There is this saying about war, that says it makes difficult things easy, and simple things complicated (or something like that). That's the impression I have about Android. Install a VoIP client? Easy peasy. Open the phone to make a simple phone call to someone in your address book? Takes about 10 steps more than on the Nokia. Put pictures from the camera straight into Strava using the client, childs play. Get your pictures from your phone to the computer that sits 30cm next to it? Ah well, you could do it this way but..., and you could do it that way, but... but in the end it was designed to just hand over your stuff to Google or some other "cloud" thing. Which I obviously don't do.

And there is an app for everything(TM). But that app is quite likely trying to display annoying ads or is crippled in some other way. On the Symbian platform there was none of the ad bullshit really, but there were the crippled apps too. The symbian app selection was smaller, that just meant that you had less "sifting through all the garbage" to do.

Verdict: For now, it will do. It won't last as long as the last one, and it makes some simple stuff complicated. The rest, time will tell.

Posted by betabug at 17:47 | Comments (6) | Trackbacks (0)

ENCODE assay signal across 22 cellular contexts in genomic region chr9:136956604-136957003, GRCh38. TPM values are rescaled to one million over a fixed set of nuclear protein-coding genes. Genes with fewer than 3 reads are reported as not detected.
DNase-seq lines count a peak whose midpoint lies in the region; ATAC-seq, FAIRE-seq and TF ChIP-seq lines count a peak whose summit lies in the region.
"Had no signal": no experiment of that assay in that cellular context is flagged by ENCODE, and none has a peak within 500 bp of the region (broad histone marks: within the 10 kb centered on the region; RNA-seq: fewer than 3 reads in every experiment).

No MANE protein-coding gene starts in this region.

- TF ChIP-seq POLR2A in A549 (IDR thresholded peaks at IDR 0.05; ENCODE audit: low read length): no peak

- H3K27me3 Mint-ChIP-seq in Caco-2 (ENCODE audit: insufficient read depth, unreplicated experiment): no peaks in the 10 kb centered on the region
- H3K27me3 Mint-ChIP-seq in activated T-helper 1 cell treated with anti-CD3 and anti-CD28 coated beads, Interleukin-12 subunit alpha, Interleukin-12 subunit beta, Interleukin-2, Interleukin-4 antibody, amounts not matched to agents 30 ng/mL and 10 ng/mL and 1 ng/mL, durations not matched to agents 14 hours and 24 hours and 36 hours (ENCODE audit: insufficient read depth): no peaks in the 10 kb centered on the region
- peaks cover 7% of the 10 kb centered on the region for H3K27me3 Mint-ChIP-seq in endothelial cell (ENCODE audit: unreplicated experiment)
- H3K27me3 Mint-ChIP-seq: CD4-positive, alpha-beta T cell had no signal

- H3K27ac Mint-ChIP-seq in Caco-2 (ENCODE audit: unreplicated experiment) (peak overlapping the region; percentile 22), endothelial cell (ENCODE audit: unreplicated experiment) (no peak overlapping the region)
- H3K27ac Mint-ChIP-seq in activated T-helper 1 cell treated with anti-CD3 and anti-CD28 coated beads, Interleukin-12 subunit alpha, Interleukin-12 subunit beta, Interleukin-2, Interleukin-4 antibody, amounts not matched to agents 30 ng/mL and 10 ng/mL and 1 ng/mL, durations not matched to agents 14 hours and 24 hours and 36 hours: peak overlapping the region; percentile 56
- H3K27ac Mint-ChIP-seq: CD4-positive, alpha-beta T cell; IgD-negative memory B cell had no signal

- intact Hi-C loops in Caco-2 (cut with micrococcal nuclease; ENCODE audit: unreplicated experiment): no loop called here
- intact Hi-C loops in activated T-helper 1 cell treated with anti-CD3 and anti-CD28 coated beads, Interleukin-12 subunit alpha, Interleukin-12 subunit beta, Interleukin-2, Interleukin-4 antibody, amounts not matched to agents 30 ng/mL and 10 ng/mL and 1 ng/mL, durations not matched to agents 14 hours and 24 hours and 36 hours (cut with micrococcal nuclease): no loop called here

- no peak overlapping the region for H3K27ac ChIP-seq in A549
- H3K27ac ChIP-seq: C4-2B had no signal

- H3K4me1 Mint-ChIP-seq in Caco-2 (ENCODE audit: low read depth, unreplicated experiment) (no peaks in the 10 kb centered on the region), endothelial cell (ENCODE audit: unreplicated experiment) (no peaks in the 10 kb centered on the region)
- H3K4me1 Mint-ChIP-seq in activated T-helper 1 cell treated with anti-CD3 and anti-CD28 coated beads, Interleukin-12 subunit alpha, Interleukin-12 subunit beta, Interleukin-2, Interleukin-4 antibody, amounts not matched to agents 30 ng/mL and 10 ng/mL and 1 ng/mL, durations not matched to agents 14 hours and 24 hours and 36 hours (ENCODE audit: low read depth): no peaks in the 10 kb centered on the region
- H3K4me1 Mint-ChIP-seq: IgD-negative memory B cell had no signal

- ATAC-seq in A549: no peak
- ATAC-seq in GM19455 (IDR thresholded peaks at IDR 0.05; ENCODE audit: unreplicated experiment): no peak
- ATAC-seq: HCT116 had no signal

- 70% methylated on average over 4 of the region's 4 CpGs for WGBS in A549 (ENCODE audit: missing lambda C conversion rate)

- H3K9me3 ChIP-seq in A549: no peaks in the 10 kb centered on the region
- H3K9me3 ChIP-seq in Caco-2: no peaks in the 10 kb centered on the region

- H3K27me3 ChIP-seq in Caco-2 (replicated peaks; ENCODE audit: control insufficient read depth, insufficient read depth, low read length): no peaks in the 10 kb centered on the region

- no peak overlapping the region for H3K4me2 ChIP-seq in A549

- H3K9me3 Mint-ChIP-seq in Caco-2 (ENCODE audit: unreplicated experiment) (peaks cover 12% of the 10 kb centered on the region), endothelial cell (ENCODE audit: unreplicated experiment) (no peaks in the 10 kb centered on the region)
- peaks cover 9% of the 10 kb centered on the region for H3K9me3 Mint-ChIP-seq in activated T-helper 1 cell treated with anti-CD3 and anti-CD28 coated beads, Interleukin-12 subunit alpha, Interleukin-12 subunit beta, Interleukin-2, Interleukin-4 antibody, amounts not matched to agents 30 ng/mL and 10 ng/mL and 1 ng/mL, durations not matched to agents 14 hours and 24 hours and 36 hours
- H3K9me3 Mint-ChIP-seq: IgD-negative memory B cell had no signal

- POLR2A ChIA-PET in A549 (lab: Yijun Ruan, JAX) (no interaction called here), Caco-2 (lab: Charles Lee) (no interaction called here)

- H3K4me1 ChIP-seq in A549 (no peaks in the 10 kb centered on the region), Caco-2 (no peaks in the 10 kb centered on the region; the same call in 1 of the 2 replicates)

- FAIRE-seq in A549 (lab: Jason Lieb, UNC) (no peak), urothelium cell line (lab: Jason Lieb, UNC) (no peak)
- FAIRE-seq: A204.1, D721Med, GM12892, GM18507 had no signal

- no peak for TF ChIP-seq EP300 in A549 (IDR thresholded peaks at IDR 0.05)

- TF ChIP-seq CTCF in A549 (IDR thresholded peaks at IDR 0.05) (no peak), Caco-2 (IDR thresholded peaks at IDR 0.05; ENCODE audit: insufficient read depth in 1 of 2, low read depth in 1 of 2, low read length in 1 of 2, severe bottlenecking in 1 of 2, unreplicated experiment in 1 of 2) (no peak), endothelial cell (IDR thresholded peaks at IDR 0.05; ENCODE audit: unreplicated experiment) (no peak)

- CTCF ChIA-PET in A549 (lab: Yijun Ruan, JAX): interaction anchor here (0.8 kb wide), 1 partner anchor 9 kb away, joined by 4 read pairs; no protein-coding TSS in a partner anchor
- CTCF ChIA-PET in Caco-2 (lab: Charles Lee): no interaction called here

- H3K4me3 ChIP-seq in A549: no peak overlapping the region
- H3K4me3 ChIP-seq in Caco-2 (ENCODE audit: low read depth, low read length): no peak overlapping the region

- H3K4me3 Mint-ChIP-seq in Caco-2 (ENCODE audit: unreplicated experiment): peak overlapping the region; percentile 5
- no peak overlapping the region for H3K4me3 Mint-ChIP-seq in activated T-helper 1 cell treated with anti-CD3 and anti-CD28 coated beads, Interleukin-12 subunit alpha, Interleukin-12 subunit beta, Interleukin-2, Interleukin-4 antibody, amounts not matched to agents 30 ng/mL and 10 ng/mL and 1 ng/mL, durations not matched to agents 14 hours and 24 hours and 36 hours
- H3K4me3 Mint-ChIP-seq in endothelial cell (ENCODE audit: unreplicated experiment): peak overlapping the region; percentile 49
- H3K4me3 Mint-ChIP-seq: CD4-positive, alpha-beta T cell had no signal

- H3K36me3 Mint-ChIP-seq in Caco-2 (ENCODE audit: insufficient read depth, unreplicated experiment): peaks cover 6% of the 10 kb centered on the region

30 January 2018

Portrait Monitor... and tablets

No, this is not about framing a photo, neither is it a tablet
Web designer stupidity in spanish

Since my computer work consists mostly of writing code, I find it very convenient to use a monitor that is "upright", or in portrait mode. That way I can see more code in the file that I'm editing. Typically the width of the code is limited to a few under 80 characters wide (and it's common to use a fixed width font). In my case I use a monitor that can rotate. I guess there was some "driver" software that came with it to automatically tell the operating system on your computer in which orientation you have it rotated. I don't use anything of that sorts, I simply tell my operating system how I want my external monitor to be configured.

So much for the navel gazing at my work habits. What is more fun is what happens when I browse on the World Wide Web with this monitor. Because nowadays, many websites seem to "sniff" somehow the screen dimensions, and when they see it's portrait, they assume I'm browsing on a tablet.

So I tend to get huge font sizes, menus hidden behind the "hamburger menu", and sometimes really minimalist pages. Quite often I can fix things by playing with the zoom level or slightly resizing the browser window. Most of the times I can live with this latest trend in web designer stupidity.

An award for extra stupidity goes to the designers of the website of spanish bicycle brand Berria though (or maybe to whatever framework they use) at Going to their site, I'm informed to please turn my tablet into landscape mode. With no choice to override this, with no way around it or a button "give me the desktop site". (See picture.) Somebody wasn't thinking this through. Well, actually I can override it, by using only part of my screen and reducing the browser window to a landscape-shaped slice, but that's very unconvenient. Interesting enough, when you have a deep link to one of their pages, it works anyway, so why put in this stupid blocker? Facepalm.

Posted by betabug at 20:23 | Comments (0) | Trackbacks (0)